Biological Contributions to the Presentation and Understanding of Attention-Deficit/Hyperactivity Disorder: A Review
Hyperactivity, ADHD, Frontal lobe, Brain injury.
Clinical Psychology Review
Attention-deficit/hyperactivity disorder (ADHD) is the most commonly diagnosed disorder in children today with estimated prevalence rates falling between 3 and 5% of children (American Psychiatric Association, 1994). From inception, research has focused on studying varying facets of this disorder with initial efforts primarily focusing on treatment outcome. However, prominent efforts have been made in recent research efforts to shed light on the etiology of this disorder. Such research has discovered the contribution of genetic inheritance, as well as environmental factors that lead to the development of this disorder. Furthermore, studies using neurological and neuropsychological assessment measures have implicated the involvement of various parts of the brain. This article critically reviews this body of research in light of its impact on the current specific neuropsychologically based etiological theories, as well as the most beneficial directions for future research.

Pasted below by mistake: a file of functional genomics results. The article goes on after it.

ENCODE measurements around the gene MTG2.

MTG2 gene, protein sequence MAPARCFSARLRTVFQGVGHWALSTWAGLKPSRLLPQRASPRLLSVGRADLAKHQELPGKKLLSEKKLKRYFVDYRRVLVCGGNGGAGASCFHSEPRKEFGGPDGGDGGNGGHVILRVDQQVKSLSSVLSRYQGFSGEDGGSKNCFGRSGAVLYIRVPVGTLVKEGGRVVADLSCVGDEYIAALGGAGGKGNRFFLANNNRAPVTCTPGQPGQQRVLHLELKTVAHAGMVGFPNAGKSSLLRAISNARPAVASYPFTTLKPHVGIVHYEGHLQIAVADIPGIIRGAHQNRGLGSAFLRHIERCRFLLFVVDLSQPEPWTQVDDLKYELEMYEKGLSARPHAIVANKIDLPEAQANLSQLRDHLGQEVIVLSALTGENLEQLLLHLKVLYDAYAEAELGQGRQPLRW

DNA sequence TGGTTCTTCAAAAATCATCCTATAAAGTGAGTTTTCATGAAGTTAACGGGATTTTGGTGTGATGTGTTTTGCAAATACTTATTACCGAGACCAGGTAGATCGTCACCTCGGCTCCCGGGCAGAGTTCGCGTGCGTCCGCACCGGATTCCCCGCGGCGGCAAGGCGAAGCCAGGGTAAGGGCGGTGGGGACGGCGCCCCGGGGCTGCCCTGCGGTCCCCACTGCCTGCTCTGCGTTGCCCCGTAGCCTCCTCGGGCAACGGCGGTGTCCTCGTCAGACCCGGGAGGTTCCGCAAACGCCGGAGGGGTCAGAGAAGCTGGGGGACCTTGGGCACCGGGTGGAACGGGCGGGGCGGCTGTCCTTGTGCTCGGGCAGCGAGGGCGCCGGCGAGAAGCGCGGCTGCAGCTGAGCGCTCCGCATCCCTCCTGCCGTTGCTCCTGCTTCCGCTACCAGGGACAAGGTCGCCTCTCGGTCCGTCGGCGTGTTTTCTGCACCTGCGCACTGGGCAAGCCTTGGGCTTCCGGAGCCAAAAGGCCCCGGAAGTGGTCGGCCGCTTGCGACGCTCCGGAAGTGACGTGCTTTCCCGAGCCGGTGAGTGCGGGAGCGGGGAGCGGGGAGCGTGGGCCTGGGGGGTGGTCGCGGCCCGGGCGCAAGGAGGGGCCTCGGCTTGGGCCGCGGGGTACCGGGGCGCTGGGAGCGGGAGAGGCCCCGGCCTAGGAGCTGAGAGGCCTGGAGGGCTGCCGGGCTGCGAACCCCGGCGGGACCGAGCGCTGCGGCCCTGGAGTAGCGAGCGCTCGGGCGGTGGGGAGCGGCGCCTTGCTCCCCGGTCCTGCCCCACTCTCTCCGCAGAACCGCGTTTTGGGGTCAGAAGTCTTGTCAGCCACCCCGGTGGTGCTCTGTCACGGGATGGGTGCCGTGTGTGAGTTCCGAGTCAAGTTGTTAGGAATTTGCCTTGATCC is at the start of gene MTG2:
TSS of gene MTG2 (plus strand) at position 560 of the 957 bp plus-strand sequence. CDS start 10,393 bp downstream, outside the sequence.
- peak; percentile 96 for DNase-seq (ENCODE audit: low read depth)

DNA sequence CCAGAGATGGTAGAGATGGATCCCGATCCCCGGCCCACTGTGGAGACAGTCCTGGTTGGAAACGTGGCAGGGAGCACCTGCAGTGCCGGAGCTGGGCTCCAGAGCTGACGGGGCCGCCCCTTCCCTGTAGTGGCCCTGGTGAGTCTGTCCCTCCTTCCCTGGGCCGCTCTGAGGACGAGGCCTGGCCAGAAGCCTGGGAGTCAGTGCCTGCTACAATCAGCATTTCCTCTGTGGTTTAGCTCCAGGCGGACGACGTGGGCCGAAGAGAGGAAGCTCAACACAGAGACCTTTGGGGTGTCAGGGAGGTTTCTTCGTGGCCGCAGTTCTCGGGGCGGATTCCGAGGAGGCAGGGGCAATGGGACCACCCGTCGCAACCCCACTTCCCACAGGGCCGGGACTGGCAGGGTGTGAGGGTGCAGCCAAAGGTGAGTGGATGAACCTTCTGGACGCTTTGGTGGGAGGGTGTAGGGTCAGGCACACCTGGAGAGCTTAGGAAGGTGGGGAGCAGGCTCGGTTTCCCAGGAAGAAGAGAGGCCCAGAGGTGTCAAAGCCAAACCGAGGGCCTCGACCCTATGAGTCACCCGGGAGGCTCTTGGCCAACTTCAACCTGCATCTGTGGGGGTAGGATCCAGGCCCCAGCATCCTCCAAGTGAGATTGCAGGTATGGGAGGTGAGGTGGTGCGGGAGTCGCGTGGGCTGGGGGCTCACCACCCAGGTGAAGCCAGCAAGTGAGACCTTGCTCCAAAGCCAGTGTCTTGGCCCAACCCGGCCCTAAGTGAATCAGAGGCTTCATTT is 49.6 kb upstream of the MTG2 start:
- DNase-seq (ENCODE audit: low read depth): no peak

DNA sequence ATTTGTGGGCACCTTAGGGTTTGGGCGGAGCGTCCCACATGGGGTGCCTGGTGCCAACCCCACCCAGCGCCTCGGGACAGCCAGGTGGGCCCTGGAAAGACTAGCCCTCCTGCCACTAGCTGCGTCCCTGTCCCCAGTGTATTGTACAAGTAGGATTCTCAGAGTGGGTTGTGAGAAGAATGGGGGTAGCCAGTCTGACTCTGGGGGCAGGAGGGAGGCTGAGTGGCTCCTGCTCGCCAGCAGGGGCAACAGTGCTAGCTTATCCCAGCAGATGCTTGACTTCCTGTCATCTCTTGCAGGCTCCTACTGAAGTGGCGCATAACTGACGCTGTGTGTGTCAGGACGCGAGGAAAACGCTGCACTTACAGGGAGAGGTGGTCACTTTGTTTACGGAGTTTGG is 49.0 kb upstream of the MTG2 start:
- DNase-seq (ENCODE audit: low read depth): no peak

Bradley, J. D.,
Golden, C. J.
(2001). Biological Contributions to the Presentation and Understanding of Attention-Deficit/Hyperactivity Disorder: A Review. Clinical Psychology Review, 21(6), 907-929.
Available at: http://nsuworks.nova.edu/cps_facarticles/260